President Donald Trump and the GOP have used Medicare for All as a cudgel in their battle to paint the Democratic agenda as too extreme for most voters. The White House blasted Sanders' bill last month in a statement predicting it would "cripple our economy and future generations with unprecedented debt."
Liberal activists working to build support for single-payer are under no illusions about the difficulty of the task ahead of them, particularly given Republican and industry-backed efforts to tar government-run health care as a costly boondoggle. Congressional Democratic leaders are also not yet on board, with House Speaker Nancy Pelosi publicly focused on protecting the Affordable Care Act from Trump-backed efforts to kill it.
"We're talking about Medicare for All as the policy that's going to be implemented in 2021," Jennifer Flynn Walker, senior director of mobilization and advocacy at the progressive Center for Popular Democracy, said in an interview. "We'll have a new president, and by that time we'll have done the work so you can't be a sitting president and not have committed to the idea."
Laying that groundwork with the Democratic electorate would seem to start with voters like 61-year-old Trudy Rand. The longtime New Hampshire nurse urged policymakers to "seize the day" and push for Medicare for All, adding that "the system is broken."
But when asked to weigh Sanders' strategy against a more incremental approach, Rand said it wasn't a make-or-break issue. "I wouldn't not vote for somebody because they weren't going Medicare for All," she said.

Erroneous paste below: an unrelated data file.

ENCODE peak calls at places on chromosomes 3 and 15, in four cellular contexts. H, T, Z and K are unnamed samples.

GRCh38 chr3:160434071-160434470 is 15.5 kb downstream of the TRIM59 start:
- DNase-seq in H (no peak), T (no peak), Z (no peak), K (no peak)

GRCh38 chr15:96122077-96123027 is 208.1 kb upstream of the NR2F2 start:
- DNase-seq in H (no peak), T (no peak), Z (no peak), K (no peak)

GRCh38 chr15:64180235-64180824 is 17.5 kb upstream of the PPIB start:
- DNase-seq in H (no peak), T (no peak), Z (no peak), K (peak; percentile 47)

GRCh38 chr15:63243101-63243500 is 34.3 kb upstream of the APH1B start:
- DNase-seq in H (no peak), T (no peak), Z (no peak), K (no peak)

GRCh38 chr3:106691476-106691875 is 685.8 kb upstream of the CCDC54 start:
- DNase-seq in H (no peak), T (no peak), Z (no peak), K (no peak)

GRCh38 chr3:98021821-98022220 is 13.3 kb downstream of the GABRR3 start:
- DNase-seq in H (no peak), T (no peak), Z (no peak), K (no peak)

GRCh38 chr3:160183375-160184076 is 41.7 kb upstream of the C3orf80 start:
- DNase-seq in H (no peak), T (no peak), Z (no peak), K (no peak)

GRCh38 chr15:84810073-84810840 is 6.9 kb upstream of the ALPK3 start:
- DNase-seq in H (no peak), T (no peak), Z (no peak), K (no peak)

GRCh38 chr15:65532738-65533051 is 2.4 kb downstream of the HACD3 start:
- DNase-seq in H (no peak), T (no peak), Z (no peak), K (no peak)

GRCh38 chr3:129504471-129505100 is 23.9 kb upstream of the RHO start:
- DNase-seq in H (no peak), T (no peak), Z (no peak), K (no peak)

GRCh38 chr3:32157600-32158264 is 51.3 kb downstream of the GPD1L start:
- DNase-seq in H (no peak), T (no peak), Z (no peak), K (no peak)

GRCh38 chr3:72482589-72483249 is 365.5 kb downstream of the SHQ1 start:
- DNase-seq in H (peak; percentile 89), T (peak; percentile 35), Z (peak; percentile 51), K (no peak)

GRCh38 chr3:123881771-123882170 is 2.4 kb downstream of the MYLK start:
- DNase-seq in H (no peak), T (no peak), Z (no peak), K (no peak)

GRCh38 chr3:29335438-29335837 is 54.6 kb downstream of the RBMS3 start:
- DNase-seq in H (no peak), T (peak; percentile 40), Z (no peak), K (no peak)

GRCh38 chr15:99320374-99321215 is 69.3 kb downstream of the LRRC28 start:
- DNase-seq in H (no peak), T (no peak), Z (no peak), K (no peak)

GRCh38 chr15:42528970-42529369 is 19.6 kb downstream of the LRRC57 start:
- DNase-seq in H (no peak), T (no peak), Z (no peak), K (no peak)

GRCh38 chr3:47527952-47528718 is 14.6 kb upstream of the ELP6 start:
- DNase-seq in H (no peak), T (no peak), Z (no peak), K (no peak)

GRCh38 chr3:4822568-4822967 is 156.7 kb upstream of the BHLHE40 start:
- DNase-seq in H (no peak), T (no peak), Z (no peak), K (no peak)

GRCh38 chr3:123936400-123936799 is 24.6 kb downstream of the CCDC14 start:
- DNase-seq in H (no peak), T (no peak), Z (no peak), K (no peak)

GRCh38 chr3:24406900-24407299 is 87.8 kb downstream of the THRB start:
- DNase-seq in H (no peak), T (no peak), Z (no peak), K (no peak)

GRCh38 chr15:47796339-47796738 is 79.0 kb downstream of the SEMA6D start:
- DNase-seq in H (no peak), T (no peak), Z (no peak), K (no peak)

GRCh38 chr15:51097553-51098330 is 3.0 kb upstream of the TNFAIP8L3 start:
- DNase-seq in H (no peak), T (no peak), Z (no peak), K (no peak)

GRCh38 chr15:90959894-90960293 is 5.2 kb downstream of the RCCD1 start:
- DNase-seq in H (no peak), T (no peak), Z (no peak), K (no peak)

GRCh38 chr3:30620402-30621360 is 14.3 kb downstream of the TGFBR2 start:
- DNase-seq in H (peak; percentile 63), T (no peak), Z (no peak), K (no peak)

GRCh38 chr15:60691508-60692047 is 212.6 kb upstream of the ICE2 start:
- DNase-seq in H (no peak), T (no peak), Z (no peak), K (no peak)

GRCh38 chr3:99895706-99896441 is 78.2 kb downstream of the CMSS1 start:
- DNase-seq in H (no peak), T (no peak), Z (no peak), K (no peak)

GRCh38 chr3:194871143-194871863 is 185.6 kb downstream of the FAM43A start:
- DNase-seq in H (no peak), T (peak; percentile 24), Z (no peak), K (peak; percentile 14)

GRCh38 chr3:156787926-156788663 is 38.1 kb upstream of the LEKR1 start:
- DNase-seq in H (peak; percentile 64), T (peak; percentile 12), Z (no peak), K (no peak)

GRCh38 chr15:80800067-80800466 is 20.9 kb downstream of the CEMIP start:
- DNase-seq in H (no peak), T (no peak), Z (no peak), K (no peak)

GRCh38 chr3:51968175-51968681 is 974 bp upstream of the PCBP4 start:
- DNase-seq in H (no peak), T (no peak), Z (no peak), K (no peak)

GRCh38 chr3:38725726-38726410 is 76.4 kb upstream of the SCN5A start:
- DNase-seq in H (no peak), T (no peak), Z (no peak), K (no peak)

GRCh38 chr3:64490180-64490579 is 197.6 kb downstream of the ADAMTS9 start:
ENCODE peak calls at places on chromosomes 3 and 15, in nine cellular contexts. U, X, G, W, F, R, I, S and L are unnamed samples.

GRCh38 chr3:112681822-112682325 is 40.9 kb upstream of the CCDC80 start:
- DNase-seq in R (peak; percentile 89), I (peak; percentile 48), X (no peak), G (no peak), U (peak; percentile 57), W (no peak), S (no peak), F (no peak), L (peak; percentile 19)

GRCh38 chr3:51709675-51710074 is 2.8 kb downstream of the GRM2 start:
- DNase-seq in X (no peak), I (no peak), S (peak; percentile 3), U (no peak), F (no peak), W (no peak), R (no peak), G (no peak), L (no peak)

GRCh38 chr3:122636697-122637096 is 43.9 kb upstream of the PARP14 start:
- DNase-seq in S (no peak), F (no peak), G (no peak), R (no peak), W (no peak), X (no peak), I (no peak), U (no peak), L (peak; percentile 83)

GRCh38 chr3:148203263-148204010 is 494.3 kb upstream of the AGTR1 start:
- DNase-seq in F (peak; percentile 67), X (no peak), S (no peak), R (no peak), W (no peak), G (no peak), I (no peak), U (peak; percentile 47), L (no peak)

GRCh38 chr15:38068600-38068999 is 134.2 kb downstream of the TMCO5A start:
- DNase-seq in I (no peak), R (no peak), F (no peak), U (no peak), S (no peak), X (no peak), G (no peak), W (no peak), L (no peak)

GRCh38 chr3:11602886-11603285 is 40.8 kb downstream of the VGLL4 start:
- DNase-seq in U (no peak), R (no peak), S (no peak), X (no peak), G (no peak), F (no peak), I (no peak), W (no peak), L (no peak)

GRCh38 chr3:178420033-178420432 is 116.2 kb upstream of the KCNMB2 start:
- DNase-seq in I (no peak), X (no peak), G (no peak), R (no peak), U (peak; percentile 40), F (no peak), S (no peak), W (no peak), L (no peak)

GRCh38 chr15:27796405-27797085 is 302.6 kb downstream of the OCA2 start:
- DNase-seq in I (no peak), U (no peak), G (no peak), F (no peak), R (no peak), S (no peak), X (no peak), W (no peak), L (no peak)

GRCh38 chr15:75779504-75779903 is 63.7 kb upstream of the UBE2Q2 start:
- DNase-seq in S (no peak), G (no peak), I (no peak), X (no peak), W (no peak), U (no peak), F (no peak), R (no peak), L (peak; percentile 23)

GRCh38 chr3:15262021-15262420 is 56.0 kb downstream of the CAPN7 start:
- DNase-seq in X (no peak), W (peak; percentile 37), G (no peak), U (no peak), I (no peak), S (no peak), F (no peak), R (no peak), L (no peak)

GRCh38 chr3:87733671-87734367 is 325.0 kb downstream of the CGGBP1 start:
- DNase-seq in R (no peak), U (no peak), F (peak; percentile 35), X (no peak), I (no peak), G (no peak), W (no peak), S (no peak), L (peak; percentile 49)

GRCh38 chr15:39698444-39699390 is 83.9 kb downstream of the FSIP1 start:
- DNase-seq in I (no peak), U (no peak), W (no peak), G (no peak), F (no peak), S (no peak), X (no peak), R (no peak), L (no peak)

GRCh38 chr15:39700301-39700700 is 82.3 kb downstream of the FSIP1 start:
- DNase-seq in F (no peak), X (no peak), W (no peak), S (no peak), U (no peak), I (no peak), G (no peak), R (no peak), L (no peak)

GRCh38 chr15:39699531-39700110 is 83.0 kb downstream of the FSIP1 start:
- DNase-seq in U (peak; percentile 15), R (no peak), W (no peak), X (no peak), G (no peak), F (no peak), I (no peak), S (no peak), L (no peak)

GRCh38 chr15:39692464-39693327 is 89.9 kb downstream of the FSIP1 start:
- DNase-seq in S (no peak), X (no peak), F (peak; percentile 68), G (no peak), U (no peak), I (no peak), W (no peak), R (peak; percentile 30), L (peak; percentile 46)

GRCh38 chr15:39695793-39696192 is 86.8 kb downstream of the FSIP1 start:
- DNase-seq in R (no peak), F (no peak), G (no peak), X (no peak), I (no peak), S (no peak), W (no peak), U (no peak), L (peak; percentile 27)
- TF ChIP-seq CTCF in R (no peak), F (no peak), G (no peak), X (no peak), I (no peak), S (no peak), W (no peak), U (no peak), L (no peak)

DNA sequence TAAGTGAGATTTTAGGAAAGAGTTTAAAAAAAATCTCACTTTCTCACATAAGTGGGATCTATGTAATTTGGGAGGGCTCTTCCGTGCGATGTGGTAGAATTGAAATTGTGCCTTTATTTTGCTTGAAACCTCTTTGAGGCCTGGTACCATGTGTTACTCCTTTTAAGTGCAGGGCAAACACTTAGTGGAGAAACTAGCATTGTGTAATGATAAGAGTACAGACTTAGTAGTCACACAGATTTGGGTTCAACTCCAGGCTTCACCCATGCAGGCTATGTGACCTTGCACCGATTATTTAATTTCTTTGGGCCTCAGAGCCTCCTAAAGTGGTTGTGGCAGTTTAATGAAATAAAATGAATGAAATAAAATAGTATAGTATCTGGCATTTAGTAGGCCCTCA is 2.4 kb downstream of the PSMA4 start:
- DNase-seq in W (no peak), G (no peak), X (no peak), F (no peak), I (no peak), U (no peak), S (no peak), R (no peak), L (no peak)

Single-payer health care advocates often point to polling that shows the majority of Americans supporting Medicare for All, though surveys also point to higher levels of support for more incremental changes that would allow for a choice between government-run and private insurance.
While 56% of respondents favored Medicare for All in January polling from the nonprofit Kaiser Family Foundation, up from just 40% between 2002 and 2004, the popularity of optional buy-ins to Medicare and Medicaid were significantly higher, at 74% and 75%, respectively.
"Once the fur begins to fly and arguments for or against the plan are made, in what would be a debate unlike any we've ever seen in health . we don't know what the outcome of that will be," Kaiser president Drew Altman said in an interview. "And so, no one should mistake current levels of support or opposition with what they might be if there was debate about a real proposal."
To be sure, several voters said they'd prefer to see Sanders' single-payer system become a reality. Lemuel Anderson, a 24-year-old resident of Ames, Iowa, said he's deciding between Sanders and Warren and health care is one of the issues tipping him toward Sanders. That Warren has left the door open to preserving some form of private insurance after a transition to Medicare for All was a problem for him.
"I think that currently it is about profit when it comes to health care and that's something that people need, so it shouldn't be about profit," Anderson said. "And if you keep private insurance that will continue to be the case."
Woodall reported from Raymond, N.H., and Jaffe reported from Clive, Iowa. Associated Press writer Meg Kinnard in Columbia, S.C., contributed reporting.